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YOU WILL MEET A TALL DARK STRANGER  **

By GUY FLATLEY

 

 

 

 

 

 

 

 

 

 

 

 

 

 

 

Antonio Banderas, Josh Brolin, Anthony Hopkins, Gemma Jones, Freida Pinto, Lucy Punch, Naomi Watts, Pauline Collins, Anna Friel, Ewen Bremner, Christian McKay, Neil Jackson, Jim Piddock

Written and directed by Woody Allen
Sony Classics

During his glory days, Woody Allen spoiled us with raunchy, cerebral, richly layered comedies each and every year, a case of charmed clockwork. In his deft, intensely romanticized portrait of life and lust Manhattan style, balding intellectual nerds, usually played by Allen himself, made a habit of seducing gorgeous, if daffy, young women, played by such real-life Allen conquests as Diane Keaton and Mia Farrow. When things simmered down, the lovebirds would part, each winging off to the next hot, hilarious affair. (While, off camera, a cool jazz band would seduce us with the pure rapture of Porter, Gershwin, Mercer, Carmichael, Ellington and Rodgers and Hart.)

It’s almost impossible to overstate the joy and exuberance of those romanticomic gems from the seventies and eighties, particularly “Annie Hall,” “Manhattan,” “Broadway Danny Rose,” “Hannah and Her Sisters” and “Radio Days”—though, to be honest, there were numerous hints of sadness, dark currents conveying the futility of excessive optimism.

It is equally difficult to exaggerate the dreary impact of the shrill, unsexy jabbering that has torpedoed so much of Allen’s work over the past couple of decades (a notable exception being the lusty and charming “Vicky Cristina Barcelona,” as well as the hypnotically morbid  “Match Point,” which hardly qualifies as a comedy).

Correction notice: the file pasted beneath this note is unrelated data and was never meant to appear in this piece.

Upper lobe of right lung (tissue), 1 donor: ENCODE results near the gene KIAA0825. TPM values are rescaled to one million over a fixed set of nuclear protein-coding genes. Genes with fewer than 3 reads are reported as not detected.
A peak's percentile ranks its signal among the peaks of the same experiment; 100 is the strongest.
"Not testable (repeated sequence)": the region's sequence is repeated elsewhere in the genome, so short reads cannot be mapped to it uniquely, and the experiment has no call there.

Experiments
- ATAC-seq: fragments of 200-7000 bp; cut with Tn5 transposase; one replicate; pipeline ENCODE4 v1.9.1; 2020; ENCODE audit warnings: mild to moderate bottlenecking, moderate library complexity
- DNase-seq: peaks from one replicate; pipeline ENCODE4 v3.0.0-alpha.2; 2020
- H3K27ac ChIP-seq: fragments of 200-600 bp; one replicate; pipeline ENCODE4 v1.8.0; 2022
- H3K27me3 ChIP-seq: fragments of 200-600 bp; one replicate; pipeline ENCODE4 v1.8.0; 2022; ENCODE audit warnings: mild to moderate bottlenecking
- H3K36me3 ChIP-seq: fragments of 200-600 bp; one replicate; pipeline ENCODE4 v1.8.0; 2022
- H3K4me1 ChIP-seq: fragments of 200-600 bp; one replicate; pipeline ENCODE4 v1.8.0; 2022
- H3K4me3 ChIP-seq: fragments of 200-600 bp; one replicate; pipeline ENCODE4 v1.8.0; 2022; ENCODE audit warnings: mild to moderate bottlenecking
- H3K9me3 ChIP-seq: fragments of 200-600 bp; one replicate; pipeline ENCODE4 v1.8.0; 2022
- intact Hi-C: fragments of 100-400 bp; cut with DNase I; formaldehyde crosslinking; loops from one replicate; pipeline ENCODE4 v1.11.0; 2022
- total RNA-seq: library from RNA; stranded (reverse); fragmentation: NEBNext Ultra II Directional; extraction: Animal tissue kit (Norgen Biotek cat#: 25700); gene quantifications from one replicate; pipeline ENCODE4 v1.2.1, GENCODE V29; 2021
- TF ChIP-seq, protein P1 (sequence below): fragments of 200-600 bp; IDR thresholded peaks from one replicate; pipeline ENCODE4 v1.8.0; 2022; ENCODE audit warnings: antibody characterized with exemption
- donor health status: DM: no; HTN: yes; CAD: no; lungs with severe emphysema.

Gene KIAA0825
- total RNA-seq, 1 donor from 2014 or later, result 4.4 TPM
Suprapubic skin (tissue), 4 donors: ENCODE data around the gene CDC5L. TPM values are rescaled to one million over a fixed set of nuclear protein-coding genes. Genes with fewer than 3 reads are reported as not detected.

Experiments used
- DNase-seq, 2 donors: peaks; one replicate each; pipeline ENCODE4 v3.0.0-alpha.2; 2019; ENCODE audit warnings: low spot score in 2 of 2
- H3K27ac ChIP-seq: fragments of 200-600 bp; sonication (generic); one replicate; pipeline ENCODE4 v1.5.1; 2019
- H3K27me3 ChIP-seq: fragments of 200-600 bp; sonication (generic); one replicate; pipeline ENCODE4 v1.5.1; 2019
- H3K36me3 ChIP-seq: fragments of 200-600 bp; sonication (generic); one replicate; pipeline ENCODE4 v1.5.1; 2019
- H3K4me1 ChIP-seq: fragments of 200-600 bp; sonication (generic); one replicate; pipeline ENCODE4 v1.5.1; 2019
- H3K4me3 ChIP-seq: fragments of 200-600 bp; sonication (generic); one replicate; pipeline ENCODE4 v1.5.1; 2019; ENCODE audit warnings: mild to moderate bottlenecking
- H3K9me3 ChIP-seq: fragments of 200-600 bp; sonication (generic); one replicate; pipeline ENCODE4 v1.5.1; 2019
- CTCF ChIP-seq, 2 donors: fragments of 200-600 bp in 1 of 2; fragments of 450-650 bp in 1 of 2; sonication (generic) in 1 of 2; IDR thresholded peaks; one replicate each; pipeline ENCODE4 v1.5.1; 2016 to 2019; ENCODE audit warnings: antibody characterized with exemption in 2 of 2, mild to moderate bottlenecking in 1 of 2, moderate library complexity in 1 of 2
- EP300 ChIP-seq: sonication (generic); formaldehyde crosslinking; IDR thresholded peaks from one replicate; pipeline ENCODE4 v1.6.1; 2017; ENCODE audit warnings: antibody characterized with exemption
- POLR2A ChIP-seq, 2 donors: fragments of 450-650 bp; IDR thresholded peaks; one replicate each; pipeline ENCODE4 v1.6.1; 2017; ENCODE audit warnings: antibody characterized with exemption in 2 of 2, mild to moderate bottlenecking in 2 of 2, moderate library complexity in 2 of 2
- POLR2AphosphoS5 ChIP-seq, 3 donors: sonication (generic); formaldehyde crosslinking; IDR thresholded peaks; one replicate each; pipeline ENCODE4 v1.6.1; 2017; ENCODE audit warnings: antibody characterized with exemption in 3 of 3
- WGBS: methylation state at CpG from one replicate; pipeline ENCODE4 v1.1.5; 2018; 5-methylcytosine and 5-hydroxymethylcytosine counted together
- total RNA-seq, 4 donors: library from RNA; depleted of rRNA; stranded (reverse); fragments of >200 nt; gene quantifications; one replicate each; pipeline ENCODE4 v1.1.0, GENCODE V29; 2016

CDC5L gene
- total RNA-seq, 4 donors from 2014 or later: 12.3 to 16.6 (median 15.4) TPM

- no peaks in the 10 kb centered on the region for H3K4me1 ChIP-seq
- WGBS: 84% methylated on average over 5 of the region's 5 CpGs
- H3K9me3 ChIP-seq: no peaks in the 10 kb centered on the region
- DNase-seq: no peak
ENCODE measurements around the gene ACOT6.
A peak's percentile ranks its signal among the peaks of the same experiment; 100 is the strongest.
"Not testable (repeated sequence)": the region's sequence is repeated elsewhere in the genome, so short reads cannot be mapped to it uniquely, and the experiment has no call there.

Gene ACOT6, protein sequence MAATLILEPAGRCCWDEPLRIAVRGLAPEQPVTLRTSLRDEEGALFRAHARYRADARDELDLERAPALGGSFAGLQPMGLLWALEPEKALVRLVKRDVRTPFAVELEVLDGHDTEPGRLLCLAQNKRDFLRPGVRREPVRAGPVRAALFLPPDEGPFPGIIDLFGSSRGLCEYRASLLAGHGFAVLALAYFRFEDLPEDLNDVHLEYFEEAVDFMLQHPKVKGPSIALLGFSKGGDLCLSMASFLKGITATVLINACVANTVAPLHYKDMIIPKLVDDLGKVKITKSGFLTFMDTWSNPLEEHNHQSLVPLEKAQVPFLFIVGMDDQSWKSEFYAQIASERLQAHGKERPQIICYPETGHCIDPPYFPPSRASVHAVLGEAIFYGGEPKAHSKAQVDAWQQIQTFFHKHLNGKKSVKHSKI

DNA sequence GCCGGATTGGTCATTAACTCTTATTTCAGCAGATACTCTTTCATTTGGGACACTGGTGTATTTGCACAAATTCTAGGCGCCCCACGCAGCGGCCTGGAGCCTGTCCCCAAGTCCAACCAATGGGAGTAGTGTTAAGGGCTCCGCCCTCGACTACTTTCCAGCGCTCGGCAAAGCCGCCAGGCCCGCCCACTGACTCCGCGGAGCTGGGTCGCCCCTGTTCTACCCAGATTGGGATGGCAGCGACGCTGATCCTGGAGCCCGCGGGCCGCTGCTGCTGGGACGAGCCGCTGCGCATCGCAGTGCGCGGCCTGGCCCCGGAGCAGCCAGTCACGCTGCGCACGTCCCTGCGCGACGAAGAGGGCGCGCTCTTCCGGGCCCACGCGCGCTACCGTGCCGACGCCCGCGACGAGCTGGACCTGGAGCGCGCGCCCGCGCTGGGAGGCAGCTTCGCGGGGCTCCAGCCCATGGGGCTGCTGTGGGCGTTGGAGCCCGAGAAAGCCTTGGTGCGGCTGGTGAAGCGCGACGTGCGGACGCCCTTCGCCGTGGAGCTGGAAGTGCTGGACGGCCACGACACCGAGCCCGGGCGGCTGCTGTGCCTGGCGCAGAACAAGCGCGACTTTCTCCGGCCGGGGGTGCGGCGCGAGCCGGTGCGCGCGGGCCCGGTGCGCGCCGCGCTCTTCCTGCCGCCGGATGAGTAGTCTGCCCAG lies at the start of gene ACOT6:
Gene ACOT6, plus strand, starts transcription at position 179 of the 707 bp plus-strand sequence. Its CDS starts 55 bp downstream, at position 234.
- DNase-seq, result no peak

Which brings us to “You Will Meet a Tall Dark Stranger,” the latest downbeat bulletin from Allen, who continues to supply his fans with a pic per year. Although his new stab at comedy is apt to spread more cheer than the recent “Whatever Works” or “Cassandra’s Dream,” it’s definitely not a laugh-out-loud flick. Nor does it have anything novel, provocative or mischievous to add to our muddled grasp of the war between the sexes or to the hoary riddle of universal suffering and loss.

Kicking off with a cutesy narrative riff featuring a neutered-sounding voice—the first of many monotonous voiceovers meant to move the drab, nihilistic scenario forward—we are reminded that Shakespeare once wrote that life is a tale told by an idiot, full of sound and fury, signifying nothing. Thus, the scene is set for the depiction of a series of failed relationships between mercenary, dishonest, conniving, borderline-criminal London dwellers and the budding union between a discarded senior-citizen wife and the elderly widower who woos her (these two individuals, though extremely naïve and devoutly unrealistic, are the sole innocents in the entire film, as well as the only characters with a true shot at a happy ending.)